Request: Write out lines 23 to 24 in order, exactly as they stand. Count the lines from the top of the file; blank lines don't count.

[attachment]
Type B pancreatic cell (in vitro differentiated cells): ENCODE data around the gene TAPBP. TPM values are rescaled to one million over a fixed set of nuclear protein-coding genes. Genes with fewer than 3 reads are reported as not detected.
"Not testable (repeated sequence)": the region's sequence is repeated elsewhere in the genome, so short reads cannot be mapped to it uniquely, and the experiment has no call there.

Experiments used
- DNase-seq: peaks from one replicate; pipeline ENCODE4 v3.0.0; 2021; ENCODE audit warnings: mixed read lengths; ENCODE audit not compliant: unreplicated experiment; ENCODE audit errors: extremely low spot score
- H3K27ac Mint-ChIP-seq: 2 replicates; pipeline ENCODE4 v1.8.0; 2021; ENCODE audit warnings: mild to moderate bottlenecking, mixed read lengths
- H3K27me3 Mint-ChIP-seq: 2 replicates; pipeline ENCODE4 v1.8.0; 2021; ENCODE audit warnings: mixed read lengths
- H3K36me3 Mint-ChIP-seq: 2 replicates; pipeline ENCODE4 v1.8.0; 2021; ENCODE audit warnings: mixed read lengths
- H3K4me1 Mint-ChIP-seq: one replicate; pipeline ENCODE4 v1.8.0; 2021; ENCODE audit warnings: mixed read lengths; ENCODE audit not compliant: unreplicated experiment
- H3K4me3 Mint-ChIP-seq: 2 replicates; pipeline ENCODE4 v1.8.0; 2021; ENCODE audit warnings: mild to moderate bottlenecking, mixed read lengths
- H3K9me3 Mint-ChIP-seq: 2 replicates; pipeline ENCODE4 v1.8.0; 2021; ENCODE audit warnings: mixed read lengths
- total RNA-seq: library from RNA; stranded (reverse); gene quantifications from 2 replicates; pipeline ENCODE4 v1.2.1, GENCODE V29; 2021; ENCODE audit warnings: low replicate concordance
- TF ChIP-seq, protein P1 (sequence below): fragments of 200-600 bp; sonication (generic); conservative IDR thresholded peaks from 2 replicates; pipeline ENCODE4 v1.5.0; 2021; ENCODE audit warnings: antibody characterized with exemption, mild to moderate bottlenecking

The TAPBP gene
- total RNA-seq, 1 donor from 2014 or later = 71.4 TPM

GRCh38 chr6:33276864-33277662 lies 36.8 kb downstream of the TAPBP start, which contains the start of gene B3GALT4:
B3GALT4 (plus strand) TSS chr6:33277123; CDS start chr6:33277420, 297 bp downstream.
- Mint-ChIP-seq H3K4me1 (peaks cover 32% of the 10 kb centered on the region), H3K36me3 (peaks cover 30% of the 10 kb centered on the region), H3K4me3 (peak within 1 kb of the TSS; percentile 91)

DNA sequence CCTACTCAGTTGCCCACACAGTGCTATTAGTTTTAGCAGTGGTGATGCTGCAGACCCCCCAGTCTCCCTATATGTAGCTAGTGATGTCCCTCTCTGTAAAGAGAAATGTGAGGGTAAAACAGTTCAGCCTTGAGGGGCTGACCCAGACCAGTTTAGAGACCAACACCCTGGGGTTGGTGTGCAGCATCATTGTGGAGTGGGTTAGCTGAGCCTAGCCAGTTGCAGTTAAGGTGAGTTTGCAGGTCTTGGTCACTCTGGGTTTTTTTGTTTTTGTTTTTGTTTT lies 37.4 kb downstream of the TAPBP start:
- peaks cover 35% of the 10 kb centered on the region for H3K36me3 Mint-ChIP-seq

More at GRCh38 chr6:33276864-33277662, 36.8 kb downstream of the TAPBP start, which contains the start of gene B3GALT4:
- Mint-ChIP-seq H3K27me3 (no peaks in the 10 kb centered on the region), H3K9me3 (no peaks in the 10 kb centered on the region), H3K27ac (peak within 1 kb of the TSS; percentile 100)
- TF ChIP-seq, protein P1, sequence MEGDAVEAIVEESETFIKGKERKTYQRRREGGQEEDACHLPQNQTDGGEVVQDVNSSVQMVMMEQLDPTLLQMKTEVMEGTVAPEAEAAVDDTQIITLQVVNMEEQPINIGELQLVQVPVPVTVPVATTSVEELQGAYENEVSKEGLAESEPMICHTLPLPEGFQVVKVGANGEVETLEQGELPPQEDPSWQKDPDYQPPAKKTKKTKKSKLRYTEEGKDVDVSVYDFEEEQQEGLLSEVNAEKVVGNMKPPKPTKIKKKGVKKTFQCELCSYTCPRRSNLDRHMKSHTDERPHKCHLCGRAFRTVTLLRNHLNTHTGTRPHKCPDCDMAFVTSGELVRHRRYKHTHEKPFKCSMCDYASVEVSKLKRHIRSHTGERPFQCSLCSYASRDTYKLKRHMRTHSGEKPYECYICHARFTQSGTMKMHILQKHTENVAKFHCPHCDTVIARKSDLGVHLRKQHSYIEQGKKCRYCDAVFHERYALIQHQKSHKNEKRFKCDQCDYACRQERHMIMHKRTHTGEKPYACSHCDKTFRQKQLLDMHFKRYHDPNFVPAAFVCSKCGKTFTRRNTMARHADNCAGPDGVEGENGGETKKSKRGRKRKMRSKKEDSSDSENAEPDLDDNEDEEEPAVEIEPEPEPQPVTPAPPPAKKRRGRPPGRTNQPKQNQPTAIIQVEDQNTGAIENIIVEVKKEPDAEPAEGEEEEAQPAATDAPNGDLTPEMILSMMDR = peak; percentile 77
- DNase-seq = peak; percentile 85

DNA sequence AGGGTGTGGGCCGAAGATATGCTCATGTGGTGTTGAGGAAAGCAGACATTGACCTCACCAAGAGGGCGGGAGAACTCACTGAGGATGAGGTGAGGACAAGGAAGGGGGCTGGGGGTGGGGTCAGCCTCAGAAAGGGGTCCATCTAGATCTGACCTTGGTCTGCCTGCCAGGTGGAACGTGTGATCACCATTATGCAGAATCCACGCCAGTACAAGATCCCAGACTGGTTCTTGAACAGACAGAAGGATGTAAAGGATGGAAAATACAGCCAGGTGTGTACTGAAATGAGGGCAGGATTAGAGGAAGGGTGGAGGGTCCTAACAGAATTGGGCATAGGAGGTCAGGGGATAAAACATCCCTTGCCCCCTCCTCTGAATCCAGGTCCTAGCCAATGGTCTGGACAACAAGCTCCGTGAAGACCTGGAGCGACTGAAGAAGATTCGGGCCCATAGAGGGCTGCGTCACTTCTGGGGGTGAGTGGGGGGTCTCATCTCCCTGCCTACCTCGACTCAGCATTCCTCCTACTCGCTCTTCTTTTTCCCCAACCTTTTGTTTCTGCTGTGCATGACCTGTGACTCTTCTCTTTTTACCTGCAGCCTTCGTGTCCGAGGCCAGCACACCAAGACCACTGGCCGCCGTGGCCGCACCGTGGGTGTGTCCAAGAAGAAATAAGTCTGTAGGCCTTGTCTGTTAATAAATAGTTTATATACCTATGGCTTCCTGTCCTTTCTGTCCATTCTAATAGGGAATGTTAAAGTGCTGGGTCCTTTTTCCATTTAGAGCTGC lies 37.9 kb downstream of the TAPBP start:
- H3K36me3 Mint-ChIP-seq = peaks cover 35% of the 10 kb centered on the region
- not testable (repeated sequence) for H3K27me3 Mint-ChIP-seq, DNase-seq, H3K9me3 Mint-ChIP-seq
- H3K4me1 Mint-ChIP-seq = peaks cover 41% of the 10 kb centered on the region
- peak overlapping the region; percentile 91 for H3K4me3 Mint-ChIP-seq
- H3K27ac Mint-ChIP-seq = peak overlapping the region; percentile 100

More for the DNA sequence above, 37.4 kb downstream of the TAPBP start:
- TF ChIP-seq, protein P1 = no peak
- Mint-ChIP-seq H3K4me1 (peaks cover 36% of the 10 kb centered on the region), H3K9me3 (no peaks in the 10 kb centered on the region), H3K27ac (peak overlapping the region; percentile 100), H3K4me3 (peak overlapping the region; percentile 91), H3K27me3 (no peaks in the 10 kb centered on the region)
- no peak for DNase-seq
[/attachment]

- DNase-seq = peak; percentile 85

DNA sequence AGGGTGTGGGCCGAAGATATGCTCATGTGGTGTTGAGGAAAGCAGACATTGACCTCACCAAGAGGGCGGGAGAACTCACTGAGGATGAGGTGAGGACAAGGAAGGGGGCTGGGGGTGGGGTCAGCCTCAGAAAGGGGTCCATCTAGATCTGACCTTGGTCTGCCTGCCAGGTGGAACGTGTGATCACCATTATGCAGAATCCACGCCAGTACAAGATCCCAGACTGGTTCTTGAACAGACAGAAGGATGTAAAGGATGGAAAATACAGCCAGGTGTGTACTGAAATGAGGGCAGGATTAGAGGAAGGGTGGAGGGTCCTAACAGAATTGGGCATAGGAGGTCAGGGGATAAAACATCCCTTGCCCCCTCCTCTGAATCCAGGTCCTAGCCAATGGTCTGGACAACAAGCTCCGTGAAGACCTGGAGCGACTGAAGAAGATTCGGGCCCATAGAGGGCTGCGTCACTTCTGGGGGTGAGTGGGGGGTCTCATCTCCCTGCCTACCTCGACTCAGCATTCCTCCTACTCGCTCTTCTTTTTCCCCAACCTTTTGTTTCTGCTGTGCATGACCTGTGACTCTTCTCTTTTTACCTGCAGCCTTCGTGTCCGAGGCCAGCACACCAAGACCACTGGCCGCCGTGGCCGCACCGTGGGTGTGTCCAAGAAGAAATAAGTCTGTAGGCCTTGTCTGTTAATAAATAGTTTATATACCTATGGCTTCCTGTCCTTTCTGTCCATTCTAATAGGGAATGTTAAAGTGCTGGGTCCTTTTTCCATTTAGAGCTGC lies 37.9 kb downstream of the TAPBP start: